The most informative, and often only investigation used in the diagnosis of asthma is the assessment of lung function. The documentation of variable airway obstruction fulfils the ATS criteria for asthma reviewed in the first chapter, and may be spontaneous or provoked by bronchodilator or bronchoconstrictor agents.
The instantaneous maximal forced expiratory flow (PEF) is the largest flow rate recorded during a forced expiratory manoeuvre. This can be measured by spirometer, or peak flow meter. It is highly correlated with FEV1. The mini-peak flow meter has now become a standard tool for use by chronic asthmatics to record the degree of airway obstruction over time. Alterations in PEF from the longterm average for a given subject precede and follow symptomatic asthma exacerbations [Brown 1991]. In addition, indices measuring diurnal variation in PEF are correlated with degree of bronchial responsiveness [Ryan et al 1982; Brand et al 1991].
I refer here to simple volume-time spirometry. The classical measure arising from the forced expiratory manoeuvre volume-time recording used to assess asthma is the forced expiratory volume in one second - FEV1. Acute FEV1 decrements reflect acute airway obstruction - mainly in the airways over 2 mm in diameter [Brown 1991]. In the case where previous values of FEV1 for an individual are not available, an expected value can be calculated using regression equations based on samples of normal subjects. These will usually include height and age, but can be extended to other anthropometric measures such as weight, sitting height and chest diameters. In this case, diminished values of FEV1 relative to the normal population may arise from short or long term airway obstruction, or from restrictive lung disease. The latter alternative is usually excluded by simultaneous assessment of the vital capacity (VC) or forced vital capacity (FVC) - which is diminished in restrictive disease.
A number of measures of small airway obstruction are in common use. FEF25-75 is the forced expiratory flow rate between volumes 25% and 75% of FVC. This measure is correlated with histopathologic small airway disease [Wright et al 1984]. More sophisticated indices include those arising from time- and frequency- domain analysis of the volume-time curve (where mixtures of exponential distributions are fitted to the overall curve), as well as those based on the flow-volume loop. Between asthma episodes, the FEV1 commonly overlaps the range seen in the normal population, but measures such as FEF25-75 are more likely to be reduced.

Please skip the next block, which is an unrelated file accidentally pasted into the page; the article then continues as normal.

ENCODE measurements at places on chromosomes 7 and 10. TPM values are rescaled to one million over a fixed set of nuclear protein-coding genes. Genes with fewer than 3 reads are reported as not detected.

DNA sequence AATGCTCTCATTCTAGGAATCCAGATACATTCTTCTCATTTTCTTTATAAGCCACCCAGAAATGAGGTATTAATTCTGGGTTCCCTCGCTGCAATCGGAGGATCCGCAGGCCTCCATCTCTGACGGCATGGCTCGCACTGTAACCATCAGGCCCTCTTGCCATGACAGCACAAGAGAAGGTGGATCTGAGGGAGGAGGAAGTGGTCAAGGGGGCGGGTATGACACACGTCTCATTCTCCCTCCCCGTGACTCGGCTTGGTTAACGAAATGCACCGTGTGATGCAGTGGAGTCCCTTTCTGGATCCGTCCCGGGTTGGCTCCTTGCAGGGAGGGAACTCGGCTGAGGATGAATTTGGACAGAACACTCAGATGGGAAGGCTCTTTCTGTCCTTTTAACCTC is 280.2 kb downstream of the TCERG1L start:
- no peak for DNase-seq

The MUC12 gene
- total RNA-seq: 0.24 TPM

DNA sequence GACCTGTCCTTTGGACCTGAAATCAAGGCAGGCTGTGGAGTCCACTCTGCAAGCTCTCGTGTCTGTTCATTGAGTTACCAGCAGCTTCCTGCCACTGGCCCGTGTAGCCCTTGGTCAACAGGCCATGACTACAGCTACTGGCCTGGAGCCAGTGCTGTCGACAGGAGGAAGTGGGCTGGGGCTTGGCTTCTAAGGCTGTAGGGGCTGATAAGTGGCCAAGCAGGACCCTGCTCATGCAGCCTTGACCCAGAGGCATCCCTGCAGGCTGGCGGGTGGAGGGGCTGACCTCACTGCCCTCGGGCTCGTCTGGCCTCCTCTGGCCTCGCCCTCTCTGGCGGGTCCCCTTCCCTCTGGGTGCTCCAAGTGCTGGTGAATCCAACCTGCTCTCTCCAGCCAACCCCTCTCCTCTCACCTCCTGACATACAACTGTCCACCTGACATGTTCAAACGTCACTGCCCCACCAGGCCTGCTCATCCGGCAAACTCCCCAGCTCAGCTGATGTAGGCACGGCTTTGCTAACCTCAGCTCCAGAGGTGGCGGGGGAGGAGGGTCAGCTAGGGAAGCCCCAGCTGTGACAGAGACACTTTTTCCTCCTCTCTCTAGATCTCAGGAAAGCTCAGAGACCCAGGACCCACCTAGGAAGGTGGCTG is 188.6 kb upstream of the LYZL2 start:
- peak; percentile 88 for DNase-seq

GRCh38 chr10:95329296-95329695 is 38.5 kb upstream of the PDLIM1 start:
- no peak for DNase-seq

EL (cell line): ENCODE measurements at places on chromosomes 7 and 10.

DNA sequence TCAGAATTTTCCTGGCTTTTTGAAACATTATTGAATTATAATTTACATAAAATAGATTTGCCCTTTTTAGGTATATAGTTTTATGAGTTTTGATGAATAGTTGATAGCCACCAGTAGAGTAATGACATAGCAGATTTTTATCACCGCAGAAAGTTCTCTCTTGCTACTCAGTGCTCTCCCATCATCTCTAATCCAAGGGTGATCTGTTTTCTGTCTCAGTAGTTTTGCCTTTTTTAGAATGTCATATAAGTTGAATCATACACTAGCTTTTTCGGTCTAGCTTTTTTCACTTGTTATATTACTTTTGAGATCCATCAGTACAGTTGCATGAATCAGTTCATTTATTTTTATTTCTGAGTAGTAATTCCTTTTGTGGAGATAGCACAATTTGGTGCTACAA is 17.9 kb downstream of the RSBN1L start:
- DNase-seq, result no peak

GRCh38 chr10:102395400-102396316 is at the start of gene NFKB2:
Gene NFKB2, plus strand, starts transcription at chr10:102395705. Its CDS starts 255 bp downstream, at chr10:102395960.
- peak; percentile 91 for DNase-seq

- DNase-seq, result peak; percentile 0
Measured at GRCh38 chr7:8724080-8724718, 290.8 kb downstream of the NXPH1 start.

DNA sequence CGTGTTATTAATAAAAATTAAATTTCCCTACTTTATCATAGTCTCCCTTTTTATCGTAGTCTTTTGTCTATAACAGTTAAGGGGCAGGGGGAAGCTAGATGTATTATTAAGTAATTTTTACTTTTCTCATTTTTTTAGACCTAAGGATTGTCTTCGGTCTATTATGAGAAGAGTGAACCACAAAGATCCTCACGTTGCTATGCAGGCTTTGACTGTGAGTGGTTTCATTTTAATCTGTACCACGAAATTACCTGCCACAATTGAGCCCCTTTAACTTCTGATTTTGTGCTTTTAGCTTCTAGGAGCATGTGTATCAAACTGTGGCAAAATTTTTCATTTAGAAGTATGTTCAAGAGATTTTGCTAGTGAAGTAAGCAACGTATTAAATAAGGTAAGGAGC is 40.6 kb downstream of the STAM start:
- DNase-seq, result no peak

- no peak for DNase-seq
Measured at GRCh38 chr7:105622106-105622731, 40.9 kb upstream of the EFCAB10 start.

A number of reference regression equations are in common use to provide norms for the assessment of FEV1 and FVC. In European and some Australian laboratories, those of the European Coal and Steel Community have become accepted as appropriate for Caucasian adults. US laboratories follow the ATS recommendation of selecting reference values that the group thinks is appropriate to their particular patient population. Individuals from other races tend to have smaller lung volumes for the same height and age - a factor adjusted for by the addition of cubital span in the regression equations, or multiplying final values by an adjustment factor, usually 0.9.
The ECCS equations [Quanjer et al 1993] for nonsmoking males are,
FEV1 = 4.30*(Height) - 0.029*(Age) - 2.49; RSD=0.51 FVC = 5.76*(Height) - 0.026*(Age) - 4.34; RSD=0.61
and for nonsmoking women,
FEV1 = 3.95*(Height) - 0.025*(Age) - 2.60; RSD=0.38 FVC = 4.43*(Height) - 0.026*(Age) - 2.89; RSD=0.43
where RSD is the standard deviation of the residual (Observed-Predicted).
The test most commonly used in the diagnosis of asthma in clinical practice is to assess the acute response of the subject's lung function to an inhaled dose of bronchodilator. This demonstrates the reversibility of obstruction, thus fulfilling one of the ATS criteria for asthma. As I noted earlier, the reversibility in asthma may be slow, and assessment of improvement in lung function over several days of therapy is often used clinically.